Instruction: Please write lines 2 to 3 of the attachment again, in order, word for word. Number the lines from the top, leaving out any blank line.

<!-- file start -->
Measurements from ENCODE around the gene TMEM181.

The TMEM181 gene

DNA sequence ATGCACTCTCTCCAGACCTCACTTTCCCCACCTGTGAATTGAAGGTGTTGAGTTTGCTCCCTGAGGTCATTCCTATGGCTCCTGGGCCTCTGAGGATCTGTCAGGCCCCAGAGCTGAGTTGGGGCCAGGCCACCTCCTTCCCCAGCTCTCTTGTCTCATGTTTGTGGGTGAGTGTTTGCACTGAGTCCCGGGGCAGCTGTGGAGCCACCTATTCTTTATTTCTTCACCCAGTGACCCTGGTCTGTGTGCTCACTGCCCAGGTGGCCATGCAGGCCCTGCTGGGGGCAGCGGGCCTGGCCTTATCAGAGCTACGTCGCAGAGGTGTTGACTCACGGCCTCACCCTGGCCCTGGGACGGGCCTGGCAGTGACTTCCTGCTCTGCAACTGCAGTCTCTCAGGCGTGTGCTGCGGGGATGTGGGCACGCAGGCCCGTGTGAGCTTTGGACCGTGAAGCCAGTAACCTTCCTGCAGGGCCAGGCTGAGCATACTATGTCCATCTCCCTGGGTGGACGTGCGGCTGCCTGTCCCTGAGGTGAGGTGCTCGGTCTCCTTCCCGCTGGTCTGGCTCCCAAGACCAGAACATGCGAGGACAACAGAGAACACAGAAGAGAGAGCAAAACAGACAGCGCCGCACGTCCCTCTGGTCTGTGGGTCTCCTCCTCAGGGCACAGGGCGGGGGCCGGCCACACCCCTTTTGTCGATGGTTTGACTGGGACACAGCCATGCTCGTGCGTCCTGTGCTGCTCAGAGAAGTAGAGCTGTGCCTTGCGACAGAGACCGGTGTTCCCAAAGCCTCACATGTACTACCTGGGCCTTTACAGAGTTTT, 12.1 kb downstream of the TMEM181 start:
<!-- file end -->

The TMEM181 gene

DNA sequence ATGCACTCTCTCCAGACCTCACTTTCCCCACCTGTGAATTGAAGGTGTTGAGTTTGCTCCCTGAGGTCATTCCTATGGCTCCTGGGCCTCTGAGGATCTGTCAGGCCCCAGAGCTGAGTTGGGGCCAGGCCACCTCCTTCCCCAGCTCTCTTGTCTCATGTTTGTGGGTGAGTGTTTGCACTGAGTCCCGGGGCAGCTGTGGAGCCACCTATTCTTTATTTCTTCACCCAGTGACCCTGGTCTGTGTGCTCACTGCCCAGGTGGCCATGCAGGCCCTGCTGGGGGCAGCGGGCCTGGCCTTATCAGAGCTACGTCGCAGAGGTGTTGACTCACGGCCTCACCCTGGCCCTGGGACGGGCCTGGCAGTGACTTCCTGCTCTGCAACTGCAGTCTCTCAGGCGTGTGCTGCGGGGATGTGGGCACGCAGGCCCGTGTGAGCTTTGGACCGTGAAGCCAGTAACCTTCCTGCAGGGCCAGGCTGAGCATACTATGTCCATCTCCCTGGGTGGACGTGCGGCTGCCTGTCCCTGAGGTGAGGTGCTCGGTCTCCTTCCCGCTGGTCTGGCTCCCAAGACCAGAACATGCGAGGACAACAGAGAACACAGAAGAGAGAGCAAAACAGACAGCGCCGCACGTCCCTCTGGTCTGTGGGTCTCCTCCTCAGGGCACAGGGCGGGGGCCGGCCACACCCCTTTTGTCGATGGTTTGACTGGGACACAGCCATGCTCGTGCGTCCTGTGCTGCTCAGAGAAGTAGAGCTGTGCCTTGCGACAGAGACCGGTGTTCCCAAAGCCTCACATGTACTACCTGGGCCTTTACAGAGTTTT, 12.1 kb downstream of the TMEM181 start: